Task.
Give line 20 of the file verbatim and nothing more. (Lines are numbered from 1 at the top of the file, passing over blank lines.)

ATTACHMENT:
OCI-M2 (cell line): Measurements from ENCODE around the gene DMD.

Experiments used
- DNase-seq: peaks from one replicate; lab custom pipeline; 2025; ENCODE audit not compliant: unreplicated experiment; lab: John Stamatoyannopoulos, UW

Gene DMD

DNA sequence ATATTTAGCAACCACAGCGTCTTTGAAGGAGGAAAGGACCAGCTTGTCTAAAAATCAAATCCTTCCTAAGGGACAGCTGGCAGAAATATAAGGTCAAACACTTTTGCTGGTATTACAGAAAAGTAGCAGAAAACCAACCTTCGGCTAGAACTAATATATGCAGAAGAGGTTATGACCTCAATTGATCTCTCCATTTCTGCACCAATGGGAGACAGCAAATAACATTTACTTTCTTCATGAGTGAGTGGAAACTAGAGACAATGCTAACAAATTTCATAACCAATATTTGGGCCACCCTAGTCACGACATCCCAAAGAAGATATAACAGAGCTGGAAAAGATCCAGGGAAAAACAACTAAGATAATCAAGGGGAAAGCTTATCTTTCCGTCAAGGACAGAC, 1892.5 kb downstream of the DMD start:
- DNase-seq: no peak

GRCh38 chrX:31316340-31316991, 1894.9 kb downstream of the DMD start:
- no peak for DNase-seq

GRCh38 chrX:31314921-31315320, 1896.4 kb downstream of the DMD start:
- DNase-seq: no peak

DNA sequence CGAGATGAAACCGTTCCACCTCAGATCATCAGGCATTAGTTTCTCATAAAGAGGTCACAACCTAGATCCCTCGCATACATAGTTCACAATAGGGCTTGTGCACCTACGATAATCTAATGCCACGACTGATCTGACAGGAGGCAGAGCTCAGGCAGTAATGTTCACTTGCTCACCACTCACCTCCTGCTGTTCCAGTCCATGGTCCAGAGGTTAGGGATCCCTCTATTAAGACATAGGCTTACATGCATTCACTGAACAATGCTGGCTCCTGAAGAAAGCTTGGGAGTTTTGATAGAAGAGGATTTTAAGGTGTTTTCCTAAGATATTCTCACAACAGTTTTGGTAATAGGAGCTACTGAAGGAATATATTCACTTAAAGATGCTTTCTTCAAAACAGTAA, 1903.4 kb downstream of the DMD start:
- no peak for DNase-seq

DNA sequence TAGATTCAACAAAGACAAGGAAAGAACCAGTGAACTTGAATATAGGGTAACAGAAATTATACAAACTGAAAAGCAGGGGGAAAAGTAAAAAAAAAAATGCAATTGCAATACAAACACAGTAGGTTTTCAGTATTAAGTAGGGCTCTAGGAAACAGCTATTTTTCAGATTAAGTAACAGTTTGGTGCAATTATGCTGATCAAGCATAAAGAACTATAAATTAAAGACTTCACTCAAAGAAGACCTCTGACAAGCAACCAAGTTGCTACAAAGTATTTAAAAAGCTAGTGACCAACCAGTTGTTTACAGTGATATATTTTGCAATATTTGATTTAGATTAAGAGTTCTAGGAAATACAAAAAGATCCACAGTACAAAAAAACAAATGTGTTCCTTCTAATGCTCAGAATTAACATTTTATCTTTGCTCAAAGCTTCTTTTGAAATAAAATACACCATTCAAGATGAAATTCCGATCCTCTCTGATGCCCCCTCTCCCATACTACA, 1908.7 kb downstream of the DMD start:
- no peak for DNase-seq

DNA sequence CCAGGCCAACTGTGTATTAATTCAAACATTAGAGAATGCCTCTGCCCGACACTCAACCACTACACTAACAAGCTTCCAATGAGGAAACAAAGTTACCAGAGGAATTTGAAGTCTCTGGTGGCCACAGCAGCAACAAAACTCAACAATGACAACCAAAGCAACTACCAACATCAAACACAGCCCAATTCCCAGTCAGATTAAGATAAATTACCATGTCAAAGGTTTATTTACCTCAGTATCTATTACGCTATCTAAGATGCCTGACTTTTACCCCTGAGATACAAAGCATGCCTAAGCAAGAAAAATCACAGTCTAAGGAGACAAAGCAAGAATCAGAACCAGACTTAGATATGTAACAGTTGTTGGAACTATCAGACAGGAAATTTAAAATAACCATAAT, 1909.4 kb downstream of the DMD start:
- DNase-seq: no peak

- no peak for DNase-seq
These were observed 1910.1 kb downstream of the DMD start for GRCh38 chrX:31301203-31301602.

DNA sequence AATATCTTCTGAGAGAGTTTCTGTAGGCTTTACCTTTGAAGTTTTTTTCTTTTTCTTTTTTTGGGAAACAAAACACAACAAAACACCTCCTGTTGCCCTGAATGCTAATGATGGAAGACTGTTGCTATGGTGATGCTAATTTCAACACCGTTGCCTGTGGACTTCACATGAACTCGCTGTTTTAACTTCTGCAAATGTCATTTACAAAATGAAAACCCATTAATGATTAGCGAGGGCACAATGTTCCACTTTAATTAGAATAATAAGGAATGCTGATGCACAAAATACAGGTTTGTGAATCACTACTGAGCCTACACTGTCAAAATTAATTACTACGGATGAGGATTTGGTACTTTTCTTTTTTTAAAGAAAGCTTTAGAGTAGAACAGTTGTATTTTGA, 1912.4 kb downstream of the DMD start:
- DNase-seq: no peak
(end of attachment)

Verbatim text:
- DNase-seq: no peak